By Lilia Combs
Underage drinking can have serious implications that may not show up until later in a person’s life. Using alcohol at a young age can impact how a teen’s brain develops, disrupt sleeping patterns, delay puberty, make it more difficult to concentrate at school, and even increase the risk for liver and heart disease, high blood pressure, and certain types of cancer.
“I hear about people drinking before coming to school all the time – almost every day,” sophomore Tillie Moss said. “Those same people also tell me that it’s hard for them to concentrate and stay awake in class.”
On top of that, there are also emotional and behavioral consequences with underage drinking. Alcohol use can affect a teen’s mood and personality, trigger depression, anxiety, or suicidal thoughts. It can also lead to an increase in risky behavior such as driving while impaired or fighting. People who have overdrank alcohol may stagger, lose their coordination, and slur their speech. Depending on the person, intoxication can make someone very friendly and talkative or very aggressive and angry. Reaction times are slowed dramatically; people who are intoxicated may think they’re moving properly when they’re not. They may act differently than they usually do.
When large amounts of alcohol are consumed in a short period of time, alcohol poisoning can occur. Alcohol poisoning is exactly what it sounds like — the body has become poisoned by large amounts of alcohol. Violent vomiting is usually one of the first symptoms of alcohol poisoning. Extreme sleepiness, unconsciousness, difficulty breathing, dangerously low blood sugar, seizures, and even death may result.
Kids and teens are more likely to binge drink and are more vulnerable to developing a problem with alcohol than adults. Experts believe this may be because the pleasure center of a teen’s brain matures before their capacity to make sound decisions. They’re able to experience pleasure from alcohol before they’re able to make the right choices about when and how much to drink. This can lead teens to do things that are at best embarrassing, and at worst life-threatening to themselves or others. There are a myriad of reasons why teens may try drinking. Whether it is an act of rebellion or defiance, a natural curiosity, or peer pressure and environmental influences, teens may experience a pull to drink.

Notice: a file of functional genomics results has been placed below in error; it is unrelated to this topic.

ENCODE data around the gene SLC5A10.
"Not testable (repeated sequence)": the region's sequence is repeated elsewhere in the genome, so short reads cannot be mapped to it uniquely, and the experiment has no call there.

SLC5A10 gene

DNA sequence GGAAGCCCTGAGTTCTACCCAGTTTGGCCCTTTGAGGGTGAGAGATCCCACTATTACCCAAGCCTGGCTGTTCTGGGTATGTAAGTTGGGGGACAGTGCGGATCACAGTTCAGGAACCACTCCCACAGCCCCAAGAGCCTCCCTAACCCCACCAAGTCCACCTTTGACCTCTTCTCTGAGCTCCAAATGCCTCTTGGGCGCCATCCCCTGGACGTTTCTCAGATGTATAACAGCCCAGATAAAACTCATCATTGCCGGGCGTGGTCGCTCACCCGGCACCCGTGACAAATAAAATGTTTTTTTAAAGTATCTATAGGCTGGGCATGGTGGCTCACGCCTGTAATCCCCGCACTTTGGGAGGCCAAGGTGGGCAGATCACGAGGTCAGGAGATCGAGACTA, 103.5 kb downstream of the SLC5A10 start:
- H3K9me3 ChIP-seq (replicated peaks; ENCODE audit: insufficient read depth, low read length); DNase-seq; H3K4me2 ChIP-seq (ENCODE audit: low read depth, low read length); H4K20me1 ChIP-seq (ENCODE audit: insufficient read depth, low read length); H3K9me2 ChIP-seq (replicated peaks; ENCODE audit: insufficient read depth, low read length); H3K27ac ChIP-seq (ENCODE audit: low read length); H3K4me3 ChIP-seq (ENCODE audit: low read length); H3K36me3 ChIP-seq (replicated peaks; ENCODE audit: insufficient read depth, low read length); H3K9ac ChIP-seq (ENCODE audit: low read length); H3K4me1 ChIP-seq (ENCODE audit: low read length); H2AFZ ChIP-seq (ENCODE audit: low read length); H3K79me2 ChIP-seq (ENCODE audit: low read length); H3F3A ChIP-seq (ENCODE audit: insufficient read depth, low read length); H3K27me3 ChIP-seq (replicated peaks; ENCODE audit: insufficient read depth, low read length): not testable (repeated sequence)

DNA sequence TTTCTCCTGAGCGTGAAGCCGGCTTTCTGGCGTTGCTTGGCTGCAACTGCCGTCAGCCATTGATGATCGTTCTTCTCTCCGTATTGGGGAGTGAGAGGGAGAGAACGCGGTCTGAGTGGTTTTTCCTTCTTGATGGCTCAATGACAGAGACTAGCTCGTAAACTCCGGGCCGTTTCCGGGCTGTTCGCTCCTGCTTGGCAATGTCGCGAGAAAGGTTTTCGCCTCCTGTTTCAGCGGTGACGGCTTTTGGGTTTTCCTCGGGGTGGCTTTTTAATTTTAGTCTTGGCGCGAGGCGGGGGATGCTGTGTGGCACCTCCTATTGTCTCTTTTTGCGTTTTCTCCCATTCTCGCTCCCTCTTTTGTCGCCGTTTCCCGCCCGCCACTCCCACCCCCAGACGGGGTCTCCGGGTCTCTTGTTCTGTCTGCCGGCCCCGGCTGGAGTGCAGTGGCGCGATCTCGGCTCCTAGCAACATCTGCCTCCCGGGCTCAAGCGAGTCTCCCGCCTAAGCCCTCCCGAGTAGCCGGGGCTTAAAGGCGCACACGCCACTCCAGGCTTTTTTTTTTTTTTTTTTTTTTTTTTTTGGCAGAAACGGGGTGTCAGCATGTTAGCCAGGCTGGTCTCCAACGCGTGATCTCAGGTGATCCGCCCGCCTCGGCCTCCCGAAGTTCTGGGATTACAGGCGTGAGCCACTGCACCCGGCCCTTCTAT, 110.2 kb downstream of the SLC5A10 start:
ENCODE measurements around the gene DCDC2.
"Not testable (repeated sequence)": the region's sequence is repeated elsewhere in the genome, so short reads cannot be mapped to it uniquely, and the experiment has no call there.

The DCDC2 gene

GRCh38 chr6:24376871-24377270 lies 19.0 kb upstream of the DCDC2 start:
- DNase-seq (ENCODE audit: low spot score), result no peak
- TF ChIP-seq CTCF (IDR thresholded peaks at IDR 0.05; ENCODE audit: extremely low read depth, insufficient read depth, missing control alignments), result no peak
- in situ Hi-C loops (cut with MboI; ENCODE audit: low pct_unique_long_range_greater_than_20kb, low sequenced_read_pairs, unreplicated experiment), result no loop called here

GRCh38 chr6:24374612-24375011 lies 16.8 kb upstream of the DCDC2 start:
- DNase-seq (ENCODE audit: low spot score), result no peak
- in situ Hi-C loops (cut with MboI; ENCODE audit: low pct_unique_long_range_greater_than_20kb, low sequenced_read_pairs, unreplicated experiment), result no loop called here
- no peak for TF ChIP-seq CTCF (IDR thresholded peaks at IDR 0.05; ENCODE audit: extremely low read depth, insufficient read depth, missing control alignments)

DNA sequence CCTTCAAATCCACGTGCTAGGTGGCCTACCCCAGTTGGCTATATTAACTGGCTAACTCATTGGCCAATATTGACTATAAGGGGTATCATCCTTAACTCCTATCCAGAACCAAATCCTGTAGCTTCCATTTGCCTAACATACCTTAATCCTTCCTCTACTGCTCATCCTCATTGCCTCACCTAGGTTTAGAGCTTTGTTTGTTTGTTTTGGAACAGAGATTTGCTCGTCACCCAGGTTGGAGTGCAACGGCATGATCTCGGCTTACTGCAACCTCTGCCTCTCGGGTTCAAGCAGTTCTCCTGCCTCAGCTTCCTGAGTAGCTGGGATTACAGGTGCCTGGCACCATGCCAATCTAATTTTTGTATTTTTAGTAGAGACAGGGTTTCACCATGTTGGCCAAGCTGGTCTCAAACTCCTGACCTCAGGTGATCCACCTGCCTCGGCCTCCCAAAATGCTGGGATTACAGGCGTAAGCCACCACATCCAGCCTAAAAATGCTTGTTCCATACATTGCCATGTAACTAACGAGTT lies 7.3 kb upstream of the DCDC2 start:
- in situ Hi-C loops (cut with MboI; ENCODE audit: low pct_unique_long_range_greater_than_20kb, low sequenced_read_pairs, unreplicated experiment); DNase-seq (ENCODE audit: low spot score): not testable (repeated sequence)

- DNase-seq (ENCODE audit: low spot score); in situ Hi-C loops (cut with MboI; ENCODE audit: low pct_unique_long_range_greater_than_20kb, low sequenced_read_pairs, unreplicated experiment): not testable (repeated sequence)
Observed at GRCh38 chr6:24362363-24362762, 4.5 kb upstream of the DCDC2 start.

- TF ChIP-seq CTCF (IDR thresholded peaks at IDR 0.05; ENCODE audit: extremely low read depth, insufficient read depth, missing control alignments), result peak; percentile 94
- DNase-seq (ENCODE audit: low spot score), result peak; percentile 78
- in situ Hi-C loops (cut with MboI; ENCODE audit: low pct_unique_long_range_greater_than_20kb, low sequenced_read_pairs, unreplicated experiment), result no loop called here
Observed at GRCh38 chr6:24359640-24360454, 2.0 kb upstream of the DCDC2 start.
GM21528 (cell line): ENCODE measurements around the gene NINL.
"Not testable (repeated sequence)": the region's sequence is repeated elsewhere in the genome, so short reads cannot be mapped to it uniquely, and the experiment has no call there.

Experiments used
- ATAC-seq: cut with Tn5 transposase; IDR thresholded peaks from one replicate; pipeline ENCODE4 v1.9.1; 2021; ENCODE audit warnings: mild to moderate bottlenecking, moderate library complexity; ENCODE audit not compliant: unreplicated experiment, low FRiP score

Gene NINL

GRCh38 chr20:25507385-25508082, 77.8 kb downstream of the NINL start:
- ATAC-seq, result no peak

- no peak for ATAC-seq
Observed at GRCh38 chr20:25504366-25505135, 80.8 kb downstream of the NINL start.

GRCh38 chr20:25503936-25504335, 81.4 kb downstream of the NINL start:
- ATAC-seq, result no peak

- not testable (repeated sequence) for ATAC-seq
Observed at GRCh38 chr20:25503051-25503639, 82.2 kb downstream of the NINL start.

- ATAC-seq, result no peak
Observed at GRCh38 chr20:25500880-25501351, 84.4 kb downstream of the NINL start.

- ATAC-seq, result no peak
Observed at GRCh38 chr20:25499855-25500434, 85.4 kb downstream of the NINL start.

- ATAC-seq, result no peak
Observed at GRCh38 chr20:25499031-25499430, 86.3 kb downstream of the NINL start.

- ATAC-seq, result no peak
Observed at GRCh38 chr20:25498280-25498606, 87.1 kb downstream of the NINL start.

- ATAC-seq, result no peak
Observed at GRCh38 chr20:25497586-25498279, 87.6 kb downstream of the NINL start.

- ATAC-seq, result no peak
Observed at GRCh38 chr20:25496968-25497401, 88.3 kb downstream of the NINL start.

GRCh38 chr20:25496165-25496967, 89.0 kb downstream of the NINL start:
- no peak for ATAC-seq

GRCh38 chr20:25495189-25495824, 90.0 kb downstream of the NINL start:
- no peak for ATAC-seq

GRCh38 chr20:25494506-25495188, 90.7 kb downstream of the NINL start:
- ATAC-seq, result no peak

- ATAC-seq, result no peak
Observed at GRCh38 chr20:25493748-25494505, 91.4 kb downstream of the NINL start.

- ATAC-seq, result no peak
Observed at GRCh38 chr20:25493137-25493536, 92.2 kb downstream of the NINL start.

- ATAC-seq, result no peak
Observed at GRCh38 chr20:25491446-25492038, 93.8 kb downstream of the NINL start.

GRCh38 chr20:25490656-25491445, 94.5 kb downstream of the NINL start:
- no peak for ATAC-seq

“Drinking is portrayed as the cool thing to do as a teenager, and you’re lame if you don’t according to the majority,” Pine Forest sophomore Mathias Calvillo said. ”I don’t think people understand the effects drinking can have on their life.”
If all your friends drink and you don’t want to, it can be hard to say “no.” No one wants to risk feeling rejected or left out. Different strategies for turning down alcohol work for different people. Some people find it helps to say no without giving an explanation; others think offering their reasons works better. Saying is always acceptable, and you should not have to feel uncomfortable respecting your own boundaries. That being said, if saying no to alcohol makes you feel uncomfortable in front of people you know, blame your parents or another adult for your refusal. Saying, “My parents are coming to pick me up soon,” or “My coach would kill me,” can make saying no a bit easier for some.
“My favorite excuse to use is the classic, ‘My mom is mad at me so I need to leave,” Chaminade senior Bella Pivo said,” it works every time and no one ever argues with it.”
If someone feels as though they have an alcohol addiction, It can be hard to talk about their issues, but a supportive person in a position to help can refer students to a drug and alcohol counselor for evaluation and treatment. In some states, this treatment is completely confidential. After assessing a teen’s problem, a counselor may recommend a brief stay in rehab or outpatient treatment. These treatment centers help a person gradually overcome the physical and psychological dependence on alcohol and lead to an overall better life.
Most people have had at least 1 drink by the ages of 14-15-year-old. In 2019, 7.0 million young people ages 12 to 20 reported that they drank alcohol beyond “just a few sips” in the past month. When it comes to mental health and overall well-being, it may be tempting to indulge in substances to help ease struggles. It is important to stop and think about the consequences you will be giving your body and your future before picking up a bottle.